Dejerine-Sottas

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Call for CMT or Dejerine-Sottas Patients

September 17, 2004

Filed under: Studies and Clinical Trials

The laboratory of Dr. Lisa Baumbach at the University of Miami has recently discovered a new DNA polymorphism in the pmp-22 gene in the CMT1A duplication region. The polymorphism appears to be specific to individuals of African American heritage and was found in conjunction with other disease-causing mutations in two unrelated severely affected CMT patients of African-American descent. Dr. Baumbach?s laboratory is requesting blood specimens from any CMT or Dejerine-Sottas patients of African American heritage, for further molecular studies related to this polymorphism and genotype:phenotype correlations. For further information, please contact
Dr. Lisa Baumbach
University of Miami School of Medicine
Room 6021, MCCD
1601 NW 12 Avenue
Miami, FL 33136
phone (305)243-3997;
fax (305)243-3919;
E-mail: lbaumbac@mednet.med

CMT Research Breakthrough: Function of Periaxin gene now understood

September 10, 2004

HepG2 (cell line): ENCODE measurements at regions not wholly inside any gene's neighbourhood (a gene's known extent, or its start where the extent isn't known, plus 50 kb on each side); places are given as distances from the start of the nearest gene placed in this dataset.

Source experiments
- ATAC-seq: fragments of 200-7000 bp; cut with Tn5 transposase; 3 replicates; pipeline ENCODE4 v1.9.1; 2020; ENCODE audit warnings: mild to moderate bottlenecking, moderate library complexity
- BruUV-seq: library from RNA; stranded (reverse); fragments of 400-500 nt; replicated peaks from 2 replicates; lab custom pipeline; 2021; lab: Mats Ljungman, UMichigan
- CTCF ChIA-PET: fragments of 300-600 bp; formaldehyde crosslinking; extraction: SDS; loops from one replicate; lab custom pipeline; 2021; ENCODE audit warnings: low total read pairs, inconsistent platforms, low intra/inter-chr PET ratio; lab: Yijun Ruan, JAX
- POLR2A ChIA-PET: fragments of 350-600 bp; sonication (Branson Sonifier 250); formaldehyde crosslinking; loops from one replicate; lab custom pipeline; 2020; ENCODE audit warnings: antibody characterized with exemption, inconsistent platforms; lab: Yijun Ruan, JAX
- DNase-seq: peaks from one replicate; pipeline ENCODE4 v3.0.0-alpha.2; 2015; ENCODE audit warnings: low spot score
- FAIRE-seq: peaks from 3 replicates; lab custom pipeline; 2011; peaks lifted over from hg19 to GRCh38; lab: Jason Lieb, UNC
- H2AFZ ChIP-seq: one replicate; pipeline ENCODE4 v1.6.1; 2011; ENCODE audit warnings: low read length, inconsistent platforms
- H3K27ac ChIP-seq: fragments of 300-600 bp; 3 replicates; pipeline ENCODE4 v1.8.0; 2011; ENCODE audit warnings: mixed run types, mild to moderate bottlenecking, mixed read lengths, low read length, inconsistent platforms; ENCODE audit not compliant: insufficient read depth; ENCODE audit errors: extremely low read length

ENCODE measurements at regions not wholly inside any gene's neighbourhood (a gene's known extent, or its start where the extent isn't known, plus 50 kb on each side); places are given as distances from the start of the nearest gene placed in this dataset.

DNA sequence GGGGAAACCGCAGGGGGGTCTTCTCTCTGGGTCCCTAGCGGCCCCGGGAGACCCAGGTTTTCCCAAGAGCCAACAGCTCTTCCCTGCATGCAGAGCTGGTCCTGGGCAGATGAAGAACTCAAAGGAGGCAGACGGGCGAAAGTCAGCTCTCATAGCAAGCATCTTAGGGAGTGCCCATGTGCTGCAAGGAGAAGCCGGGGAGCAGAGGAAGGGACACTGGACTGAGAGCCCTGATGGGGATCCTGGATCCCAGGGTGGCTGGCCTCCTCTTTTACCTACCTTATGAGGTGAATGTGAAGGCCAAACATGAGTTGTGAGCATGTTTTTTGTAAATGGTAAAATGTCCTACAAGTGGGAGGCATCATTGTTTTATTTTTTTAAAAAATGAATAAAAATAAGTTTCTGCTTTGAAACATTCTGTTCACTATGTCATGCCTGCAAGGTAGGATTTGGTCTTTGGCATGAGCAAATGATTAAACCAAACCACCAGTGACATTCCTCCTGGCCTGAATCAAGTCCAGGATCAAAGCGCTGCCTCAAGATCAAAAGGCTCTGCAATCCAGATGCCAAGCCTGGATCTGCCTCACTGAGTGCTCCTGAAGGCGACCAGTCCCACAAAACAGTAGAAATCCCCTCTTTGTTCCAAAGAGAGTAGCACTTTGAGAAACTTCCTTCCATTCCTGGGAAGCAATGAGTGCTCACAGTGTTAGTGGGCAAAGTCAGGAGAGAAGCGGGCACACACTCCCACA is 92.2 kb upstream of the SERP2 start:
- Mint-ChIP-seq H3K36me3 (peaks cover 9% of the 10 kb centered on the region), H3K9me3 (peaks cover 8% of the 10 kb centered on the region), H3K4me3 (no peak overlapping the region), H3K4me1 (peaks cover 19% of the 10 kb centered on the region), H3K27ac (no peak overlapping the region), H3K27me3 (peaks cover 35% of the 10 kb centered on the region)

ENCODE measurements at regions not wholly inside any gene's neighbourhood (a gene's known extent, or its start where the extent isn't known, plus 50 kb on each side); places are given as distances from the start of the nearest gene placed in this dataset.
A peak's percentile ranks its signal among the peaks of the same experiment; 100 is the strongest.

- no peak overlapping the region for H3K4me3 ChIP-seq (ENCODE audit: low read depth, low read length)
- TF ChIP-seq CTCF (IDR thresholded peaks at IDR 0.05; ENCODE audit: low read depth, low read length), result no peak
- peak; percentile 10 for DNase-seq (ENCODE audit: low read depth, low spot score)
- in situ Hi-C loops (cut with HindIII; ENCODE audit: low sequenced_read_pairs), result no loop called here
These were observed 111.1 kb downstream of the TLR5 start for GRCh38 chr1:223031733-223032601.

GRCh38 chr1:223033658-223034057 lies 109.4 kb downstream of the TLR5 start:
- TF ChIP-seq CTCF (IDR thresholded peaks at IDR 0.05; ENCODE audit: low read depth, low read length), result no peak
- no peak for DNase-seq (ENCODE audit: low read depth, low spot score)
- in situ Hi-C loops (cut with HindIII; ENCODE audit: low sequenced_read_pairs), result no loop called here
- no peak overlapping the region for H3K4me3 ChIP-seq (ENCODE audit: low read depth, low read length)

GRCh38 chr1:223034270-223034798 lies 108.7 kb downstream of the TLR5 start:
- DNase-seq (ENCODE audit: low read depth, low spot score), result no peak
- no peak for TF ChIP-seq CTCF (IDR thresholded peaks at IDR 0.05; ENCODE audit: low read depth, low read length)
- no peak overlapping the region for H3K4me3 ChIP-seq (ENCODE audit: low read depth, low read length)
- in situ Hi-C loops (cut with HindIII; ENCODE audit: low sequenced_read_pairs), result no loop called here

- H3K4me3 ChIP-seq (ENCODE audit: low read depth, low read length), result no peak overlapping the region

Filed under: Genetics

Scientists from Edinburgh University have made a breakthrough in developing a treatment for Charcot-Marie-Tooth (CMT) disease. The researchers are now closer to correcting an abnormal gene – Periaxin – that allows nerve insulation to stretch as the nerves get longer when the body grows. If the Periaxin gene is faulty, the insulation, known as myelin, does not lengthen and the nerves cannot conduct impulses quickly, which leads to the muscle-weakening disease developing.

Professor Peter Brophy, director of the centre for neuroscience research at Edinburgh University, was the lead author of the newly published findings, which were the culmination of ten years’ work.
He said: "Researchers have now identified about half of the 30 or so different genes responsible for inherited diseases affecting the peripheral nervous system. But developing treatments has been difficult since, for most of these genes, we don?t understand their normal function."
"The Periaxin gene is one of the few for which we now understand its role in nervous system function. The next step is to try to develop gene therapies to correct the abnormal gene carried by patients with this highly disabling disease."
The team of six scientists in Edinburgh have hailed the research as a "significant breakthrough" but are aware much work still lies ahead.
Prof. Brophy said: "We have been looking for the genes responsible and we have found one of them. There hasn’t been huge progress in gene therapy so far but there will be in the future. It’s good news for sufferers."

It is also thought that the findings could help research into treatments for multiple sclerosis.